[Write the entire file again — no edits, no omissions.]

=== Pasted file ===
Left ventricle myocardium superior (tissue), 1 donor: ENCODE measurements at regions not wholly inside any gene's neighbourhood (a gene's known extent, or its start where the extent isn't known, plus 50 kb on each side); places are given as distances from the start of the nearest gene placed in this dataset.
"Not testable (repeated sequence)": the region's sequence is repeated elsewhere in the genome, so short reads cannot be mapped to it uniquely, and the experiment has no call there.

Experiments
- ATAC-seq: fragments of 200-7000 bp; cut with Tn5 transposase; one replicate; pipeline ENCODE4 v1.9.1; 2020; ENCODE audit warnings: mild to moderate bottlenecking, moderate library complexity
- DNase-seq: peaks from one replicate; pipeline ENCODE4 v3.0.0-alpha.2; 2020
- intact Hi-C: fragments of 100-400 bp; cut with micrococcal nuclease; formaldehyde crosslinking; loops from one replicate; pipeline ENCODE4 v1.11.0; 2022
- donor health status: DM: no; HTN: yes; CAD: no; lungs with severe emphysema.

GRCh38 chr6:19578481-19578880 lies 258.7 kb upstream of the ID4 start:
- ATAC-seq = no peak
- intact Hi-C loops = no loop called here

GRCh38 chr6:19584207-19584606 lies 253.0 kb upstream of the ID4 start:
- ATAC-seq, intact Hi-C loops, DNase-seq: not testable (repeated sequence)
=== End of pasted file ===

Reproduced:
Left ventricle myocardium superior (tissue), 1 donor: ENCODE measurements at regions not wholly inside any gene's neighbourhood (a gene's known extent, or its start where the extent isn't known, plus 50 kb on each side); places are given as distances from the start of the nearest gene placed in this dataset.
"Not testable (repeated sequence)": the region's sequence is repeated elsewhere in the genome, so short reads cannot be mapped to it uniquely, and the experiment has no call there.

Experiments
- ATAC-seq: fragments of 200-7000 bp; cut with Tn5 transposase; one replicate; pipeline ENCODE4 v1.9.1; 2020; ENCODE audit warnings: mild to moderate bottlenecking, moderate library complexity
- DNase-seq: peaks from one replicate; pipeline ENCODE4 v3.0.0-alpha.2; 2020
- intact Hi-C: fragments of 100-400 bp; cut with micrococcal nuclease; formaldehyde crosslinking; loops from one replicate; pipeline ENCODE4 v1.11.0; 2022
- donor health status: DM: no; HTN: yes; CAD: no; lungs with severe emphysema.

GRCh38 chr6:19578481-19578880 lies 258.7 kb upstream of the ID4 start:
- ATAC-seq = no peak
- intact Hi-C loops = no loop called here

GRCh38 chr6:19584207-19584606 lies 253.0 kb upstream of the ID4 start:
- ATAC-seq, intact Hi-C loops, DNase-seq: not testable (repeated sequence)